Monday, July 18, 2016

Profiles in Third Thirds: Sharon

Let me tell you about Sharon. Sharon is my hero (and role model). For all the time I’ve known her, she has put her energy into improving the world. She just reminded me that we first met when she was teaching workshops on training nonprofit boards and I was in one of her classes. But after that, Sharon went on to start the YWCA in Anchorage. She took it from a tiny, little one-person operation to a major force that owns its own building, positively impacts thousands of women’s lives, and is thoroughly sustainable even when Sharon left after many years.

During all this, she served on the School Board for 7½ years and, not to go unmentioned, was a BizBee judge for TEN YEARS. (We both love spelling and grammar.)

So now Sharon is 75 and retired. Her Third Third? Pursuing her domestic hobbies: mostly wool appliqué and cooking. She has a sewing room dense with projects and hundreds of cookbooks (a thing which totally mystifies me – I can’t even imagine how one would begin to peruse that many cookbooks. Sharon says looking through a cookbook at the end of a day is her reward for getting some of her to-do list done.) Sharon even batches all her out-of-house appointments and errands so she can stay home most days with her projects.

As Sharon puts it, “I gave up trying to save the world and being personally responsible for ‘empowering women and girls and eliminating racism’ and am content to play a very small part.” But she still registers new voters at citizenship ceremonies and donates her sewing work for nonprofit auctions. Friends receive her gifts, and I love her rhubarb chutney on salmon.
During her professional life, I tried to learn how Sharon balanced it all. Now, in our Third Thirds, I’m trying to learn about contentment from her. She says it took her seven years to “come down” after retiring and give herself permission to enjoy it. She tells me wise things like:
“What is the rush? Have you taken some days to just do nothing since being employed? Taking a day with no goal in mind usually ends up being a day where you end up doing something that you like to do….”
“I’m learning to accept that there are only so many hours in a day and what doesn’t get done today, bar some catastrophe, will get done tomorrow.”
“We realize that we gave it a shot but we can’t save the world so it’s now OK to focus on what makes us happy….”
This is what I’m trying to learn from Sharon even though I still hear a nervous calendar clock ticking away in me: I still don’t know what my next Big Thing will be. What passion will drive me? Do I even know what makes me happy? And besides, is that too selfish to pursue? What makes for contentment?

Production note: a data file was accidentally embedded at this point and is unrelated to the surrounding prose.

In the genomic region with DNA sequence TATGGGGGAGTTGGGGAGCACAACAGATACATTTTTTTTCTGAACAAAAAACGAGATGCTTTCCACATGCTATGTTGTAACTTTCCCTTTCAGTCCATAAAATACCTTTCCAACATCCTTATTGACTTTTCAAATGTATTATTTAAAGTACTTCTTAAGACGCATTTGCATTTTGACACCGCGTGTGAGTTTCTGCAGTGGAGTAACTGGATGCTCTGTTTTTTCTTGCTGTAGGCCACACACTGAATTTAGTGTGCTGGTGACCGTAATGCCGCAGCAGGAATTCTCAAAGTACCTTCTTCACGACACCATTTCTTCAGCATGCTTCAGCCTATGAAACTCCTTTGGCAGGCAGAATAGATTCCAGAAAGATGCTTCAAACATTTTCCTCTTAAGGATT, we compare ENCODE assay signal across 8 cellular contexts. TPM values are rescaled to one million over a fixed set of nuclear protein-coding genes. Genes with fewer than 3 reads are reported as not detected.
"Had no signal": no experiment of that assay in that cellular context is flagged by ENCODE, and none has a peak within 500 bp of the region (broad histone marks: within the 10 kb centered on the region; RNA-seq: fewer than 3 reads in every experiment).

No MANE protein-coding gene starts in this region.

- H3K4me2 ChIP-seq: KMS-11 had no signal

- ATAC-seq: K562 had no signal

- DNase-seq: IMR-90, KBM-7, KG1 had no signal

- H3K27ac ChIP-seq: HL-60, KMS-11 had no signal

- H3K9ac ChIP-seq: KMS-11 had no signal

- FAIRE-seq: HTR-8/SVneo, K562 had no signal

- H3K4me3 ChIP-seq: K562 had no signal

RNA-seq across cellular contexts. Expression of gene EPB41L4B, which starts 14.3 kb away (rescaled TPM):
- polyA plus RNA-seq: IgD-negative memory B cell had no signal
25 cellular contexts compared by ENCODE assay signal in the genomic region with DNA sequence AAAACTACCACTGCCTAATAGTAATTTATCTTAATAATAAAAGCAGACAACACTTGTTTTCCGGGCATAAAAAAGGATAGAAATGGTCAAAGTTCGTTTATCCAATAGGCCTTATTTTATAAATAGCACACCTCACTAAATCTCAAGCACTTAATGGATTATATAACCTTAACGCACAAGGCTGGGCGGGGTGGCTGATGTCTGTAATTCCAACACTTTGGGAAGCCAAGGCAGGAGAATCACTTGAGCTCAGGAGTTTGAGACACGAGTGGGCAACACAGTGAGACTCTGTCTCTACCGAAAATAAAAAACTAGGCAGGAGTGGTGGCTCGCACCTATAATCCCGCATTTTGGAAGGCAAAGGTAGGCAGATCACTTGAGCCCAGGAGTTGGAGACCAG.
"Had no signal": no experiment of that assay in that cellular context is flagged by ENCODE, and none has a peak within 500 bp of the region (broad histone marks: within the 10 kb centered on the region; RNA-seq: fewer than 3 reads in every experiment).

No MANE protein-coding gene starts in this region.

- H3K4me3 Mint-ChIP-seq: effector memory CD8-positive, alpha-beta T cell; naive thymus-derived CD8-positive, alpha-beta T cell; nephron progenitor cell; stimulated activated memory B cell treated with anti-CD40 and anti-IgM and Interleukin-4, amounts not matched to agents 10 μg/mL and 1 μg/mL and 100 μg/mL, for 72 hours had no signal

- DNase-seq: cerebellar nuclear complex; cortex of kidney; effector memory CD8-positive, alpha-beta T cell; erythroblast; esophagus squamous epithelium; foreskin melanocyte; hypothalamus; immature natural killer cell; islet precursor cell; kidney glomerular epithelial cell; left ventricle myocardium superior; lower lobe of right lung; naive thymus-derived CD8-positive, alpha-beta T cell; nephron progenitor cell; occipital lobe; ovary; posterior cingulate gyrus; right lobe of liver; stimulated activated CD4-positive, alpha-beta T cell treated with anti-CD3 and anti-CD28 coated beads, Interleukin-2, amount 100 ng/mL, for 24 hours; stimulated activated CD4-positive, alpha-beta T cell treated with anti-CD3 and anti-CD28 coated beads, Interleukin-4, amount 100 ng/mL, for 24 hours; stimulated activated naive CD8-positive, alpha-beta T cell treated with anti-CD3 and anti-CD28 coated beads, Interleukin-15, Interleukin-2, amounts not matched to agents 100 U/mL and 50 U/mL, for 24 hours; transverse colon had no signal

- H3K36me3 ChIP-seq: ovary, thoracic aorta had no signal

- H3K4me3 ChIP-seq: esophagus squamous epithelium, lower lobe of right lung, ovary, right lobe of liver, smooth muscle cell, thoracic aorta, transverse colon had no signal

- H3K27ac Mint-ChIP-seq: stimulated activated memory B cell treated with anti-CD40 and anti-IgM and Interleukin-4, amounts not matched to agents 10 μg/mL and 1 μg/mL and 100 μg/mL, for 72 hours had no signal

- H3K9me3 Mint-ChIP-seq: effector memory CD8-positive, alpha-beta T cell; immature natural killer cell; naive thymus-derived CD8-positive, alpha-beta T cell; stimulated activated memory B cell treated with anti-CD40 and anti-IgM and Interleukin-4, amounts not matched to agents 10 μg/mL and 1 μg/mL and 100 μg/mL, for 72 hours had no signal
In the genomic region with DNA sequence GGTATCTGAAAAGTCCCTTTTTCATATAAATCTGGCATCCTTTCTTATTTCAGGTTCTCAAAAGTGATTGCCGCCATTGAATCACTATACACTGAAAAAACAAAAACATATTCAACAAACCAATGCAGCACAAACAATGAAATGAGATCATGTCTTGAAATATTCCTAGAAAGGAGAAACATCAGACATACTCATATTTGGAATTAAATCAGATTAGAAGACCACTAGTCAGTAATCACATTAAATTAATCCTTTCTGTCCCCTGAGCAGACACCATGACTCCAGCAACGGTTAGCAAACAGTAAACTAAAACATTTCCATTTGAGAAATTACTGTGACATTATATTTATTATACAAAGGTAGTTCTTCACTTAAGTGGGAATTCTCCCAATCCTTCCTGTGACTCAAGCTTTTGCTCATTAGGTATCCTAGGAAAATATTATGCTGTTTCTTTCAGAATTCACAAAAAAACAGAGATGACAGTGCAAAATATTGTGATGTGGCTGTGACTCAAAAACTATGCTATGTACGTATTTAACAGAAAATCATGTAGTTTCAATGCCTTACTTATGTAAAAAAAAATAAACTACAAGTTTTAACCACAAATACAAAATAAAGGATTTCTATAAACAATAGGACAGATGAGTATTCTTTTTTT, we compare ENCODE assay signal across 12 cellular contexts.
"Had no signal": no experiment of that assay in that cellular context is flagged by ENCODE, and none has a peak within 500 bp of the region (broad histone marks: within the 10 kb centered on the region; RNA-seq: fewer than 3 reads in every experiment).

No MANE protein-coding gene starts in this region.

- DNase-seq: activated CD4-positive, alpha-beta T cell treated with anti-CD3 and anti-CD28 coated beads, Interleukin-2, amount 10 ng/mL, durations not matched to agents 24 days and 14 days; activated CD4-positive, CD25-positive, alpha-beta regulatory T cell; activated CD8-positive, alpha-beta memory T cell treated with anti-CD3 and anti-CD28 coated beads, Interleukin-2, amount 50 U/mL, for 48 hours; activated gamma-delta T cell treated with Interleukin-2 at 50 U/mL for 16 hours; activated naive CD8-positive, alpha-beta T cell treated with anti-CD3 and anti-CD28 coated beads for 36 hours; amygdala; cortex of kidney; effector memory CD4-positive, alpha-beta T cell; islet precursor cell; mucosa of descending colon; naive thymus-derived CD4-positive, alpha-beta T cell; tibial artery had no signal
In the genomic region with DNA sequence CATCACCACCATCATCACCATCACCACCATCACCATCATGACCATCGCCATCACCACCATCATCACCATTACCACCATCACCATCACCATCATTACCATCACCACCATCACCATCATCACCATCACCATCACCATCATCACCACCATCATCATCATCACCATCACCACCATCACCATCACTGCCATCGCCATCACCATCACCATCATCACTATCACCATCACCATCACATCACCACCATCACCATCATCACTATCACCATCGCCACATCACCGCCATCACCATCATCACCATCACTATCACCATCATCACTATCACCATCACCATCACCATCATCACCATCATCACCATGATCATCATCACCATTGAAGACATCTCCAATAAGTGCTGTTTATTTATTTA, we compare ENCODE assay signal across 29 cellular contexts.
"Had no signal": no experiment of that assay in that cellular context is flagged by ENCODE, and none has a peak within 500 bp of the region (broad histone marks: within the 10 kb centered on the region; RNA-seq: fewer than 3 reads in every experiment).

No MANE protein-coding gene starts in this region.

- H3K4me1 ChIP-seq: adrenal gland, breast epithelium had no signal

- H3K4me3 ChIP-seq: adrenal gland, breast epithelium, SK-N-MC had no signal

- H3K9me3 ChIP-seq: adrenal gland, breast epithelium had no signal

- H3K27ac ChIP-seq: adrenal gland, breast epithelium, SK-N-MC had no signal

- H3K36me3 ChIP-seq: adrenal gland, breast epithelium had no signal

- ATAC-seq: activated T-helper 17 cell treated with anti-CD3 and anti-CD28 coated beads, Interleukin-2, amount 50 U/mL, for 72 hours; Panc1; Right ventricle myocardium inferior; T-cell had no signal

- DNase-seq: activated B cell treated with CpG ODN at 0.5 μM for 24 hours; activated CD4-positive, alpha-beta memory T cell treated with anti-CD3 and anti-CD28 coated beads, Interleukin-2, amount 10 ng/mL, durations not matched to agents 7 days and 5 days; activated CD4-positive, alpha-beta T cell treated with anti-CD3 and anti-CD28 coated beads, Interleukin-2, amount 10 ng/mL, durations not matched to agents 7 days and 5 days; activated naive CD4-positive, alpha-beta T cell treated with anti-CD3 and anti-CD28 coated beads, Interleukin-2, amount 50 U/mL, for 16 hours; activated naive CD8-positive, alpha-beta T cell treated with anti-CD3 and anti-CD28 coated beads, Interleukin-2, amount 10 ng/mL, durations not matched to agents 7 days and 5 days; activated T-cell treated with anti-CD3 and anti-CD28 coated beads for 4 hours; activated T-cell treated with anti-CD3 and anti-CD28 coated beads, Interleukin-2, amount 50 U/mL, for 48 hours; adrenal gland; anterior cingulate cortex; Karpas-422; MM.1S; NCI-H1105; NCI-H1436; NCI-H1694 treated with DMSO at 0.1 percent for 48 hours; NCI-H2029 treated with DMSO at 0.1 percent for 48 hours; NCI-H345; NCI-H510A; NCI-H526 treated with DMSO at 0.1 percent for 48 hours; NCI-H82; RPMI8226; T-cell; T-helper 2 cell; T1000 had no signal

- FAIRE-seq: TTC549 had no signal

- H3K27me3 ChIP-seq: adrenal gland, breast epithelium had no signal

But Sharon knows – and now has the time for – her passion. Her passion is sewing. She calls it her dessert. In the fall, she’s teaching her first class on wool appliqué at a local quilt shop, but she’s always experimenting with new techniques and tools. She couldn’t show me any of her work – she gives it all away – but we went through photos together.
Sharon made this purse out of ties for her husband’s daughter. She said, “It’s made from his old ties (since he doesn’t wear ties anymore). She loved it and I cried when she told me that she could smell his closet on them when she opened the present.”
Her sewing connects Sharon to the women who came before: “My grandmother had her own little sewing shop and my mother at one time did sewing to bring in extra money.” She’s made pincushions that fit in vintage teacups, folk art designs, and wall hangings. She’s made table runners, placemats, and many, many pillows. She’s even made a crown for a princess. They’re all given away as gifts.
Yes, Sharon finds that her time often just dribbles away with projects getting deferred by the “shoulds,” by errands and appointments and watering the garden. And now, her time is getting squeezed because two big tasks have been added to her to-do lists: cleaning up her sewing room jumble of projects and purging her cookbook collection. It’s the de-cluttering albatross. As she puts it, “I don’t want to leave a mess.”

Sharon tackled the big jobs in her Second Third and is now devoting her Third Third to more personal pleasures. Is it so different? Sharon thinks she’s run out of steam, but she’s still giving of herself. Maybe before she used her talents to empower, to fight racism, to save the world. Now she’s using them to add affection and kindness to those around her. The world is still a better place for having her in it.


  1. I saw this blog entry on the Facebook page of a mutual friend and instantly recognized Sharon Richards! I knew her when she was on the Anchorage School Board and the board of directors for the school board association I worked for in Juneau. This piece is not only a wonderful tribute (and beautifully illustrated and well written) but reflects pretty much my exact feelings about retirement. I was fortunate to have work I was passionate about but in my "third third" I've found a passion for pottery and deep contentment in the time I spend with my family and in my garden.

    Good for Sharon!! Your report on her "third third" has made my day! Please tell her hello for me when you see her again. She's still a role model.

    Sharon Young

    P.S. I intend to follow your blog and suspect it will become a favorite. Keep writing!

  2. What a nice post. I really enjoy quilting and reading and playing bridge, and I often wonder whether I should be doing more to help others. I like what you said about adding kindness.I am going to think about how to do that in my day-to-day activities, without being on a board or something.


Sharing Button